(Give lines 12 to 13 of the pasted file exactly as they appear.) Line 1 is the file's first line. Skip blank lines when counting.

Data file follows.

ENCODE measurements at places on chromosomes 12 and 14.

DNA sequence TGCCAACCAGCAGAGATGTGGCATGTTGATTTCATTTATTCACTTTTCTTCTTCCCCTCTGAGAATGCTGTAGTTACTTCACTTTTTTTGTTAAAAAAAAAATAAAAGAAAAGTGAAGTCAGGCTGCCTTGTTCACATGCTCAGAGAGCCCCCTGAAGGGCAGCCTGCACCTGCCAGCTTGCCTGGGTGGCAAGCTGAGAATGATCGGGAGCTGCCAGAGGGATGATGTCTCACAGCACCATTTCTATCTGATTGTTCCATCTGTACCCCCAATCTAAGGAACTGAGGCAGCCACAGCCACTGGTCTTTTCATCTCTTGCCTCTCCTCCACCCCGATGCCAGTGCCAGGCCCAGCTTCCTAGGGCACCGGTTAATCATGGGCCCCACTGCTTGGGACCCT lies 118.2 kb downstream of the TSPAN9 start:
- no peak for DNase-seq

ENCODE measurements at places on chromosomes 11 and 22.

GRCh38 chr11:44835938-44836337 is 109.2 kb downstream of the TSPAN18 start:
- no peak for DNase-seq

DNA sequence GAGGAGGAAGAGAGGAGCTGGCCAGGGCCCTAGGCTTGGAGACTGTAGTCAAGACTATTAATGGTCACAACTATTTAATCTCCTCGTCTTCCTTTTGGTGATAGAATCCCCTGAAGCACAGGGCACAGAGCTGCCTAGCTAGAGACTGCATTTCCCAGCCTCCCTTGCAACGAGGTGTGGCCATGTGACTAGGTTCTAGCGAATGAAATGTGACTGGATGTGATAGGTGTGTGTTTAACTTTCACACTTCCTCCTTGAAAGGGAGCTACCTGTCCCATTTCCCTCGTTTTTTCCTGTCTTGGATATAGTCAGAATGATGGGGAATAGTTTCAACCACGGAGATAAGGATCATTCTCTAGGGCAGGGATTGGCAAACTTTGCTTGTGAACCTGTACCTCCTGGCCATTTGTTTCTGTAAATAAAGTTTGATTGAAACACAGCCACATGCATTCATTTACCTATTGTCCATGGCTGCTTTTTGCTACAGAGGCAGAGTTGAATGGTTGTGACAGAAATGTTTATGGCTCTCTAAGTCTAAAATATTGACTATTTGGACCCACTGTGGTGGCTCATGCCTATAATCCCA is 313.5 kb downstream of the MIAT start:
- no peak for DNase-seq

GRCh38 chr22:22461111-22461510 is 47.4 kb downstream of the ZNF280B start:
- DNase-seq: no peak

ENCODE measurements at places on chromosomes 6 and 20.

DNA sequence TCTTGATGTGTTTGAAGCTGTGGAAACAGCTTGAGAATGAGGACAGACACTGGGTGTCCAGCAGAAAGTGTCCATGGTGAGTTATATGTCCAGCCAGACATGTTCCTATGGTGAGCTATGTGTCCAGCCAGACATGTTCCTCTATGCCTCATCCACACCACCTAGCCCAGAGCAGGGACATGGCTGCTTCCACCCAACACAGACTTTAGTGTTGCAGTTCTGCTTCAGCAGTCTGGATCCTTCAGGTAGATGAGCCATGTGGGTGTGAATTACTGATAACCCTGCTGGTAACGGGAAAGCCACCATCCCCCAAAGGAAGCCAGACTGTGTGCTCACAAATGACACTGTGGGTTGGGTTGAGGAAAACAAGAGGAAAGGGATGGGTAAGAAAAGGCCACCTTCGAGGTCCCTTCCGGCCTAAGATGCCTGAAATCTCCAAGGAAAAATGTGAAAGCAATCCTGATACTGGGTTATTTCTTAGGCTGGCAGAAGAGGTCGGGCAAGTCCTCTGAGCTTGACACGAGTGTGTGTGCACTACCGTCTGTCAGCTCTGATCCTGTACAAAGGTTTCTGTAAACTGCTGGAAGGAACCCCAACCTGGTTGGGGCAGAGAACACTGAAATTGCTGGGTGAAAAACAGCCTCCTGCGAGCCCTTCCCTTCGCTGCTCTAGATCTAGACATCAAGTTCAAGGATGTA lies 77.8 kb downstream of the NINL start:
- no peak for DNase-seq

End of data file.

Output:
DNA sequence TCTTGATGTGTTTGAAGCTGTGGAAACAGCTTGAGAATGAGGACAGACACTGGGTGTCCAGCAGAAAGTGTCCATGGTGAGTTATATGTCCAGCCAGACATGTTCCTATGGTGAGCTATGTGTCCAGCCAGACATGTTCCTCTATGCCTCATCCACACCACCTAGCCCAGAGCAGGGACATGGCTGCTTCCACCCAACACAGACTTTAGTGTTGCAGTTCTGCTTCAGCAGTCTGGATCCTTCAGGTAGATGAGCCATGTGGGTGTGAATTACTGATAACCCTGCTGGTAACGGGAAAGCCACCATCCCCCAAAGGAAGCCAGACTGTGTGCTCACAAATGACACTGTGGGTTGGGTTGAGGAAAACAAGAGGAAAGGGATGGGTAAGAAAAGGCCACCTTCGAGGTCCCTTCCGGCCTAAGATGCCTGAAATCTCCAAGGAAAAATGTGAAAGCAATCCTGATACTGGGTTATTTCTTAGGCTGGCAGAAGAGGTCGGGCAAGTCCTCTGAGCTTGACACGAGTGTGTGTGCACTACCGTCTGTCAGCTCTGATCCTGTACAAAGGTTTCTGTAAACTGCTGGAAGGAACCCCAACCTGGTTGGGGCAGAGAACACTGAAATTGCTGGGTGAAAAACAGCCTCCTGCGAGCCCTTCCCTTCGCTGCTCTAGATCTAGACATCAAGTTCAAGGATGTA lies 77.8 kb downstream of the NINL start:
- no peak for DNase-seq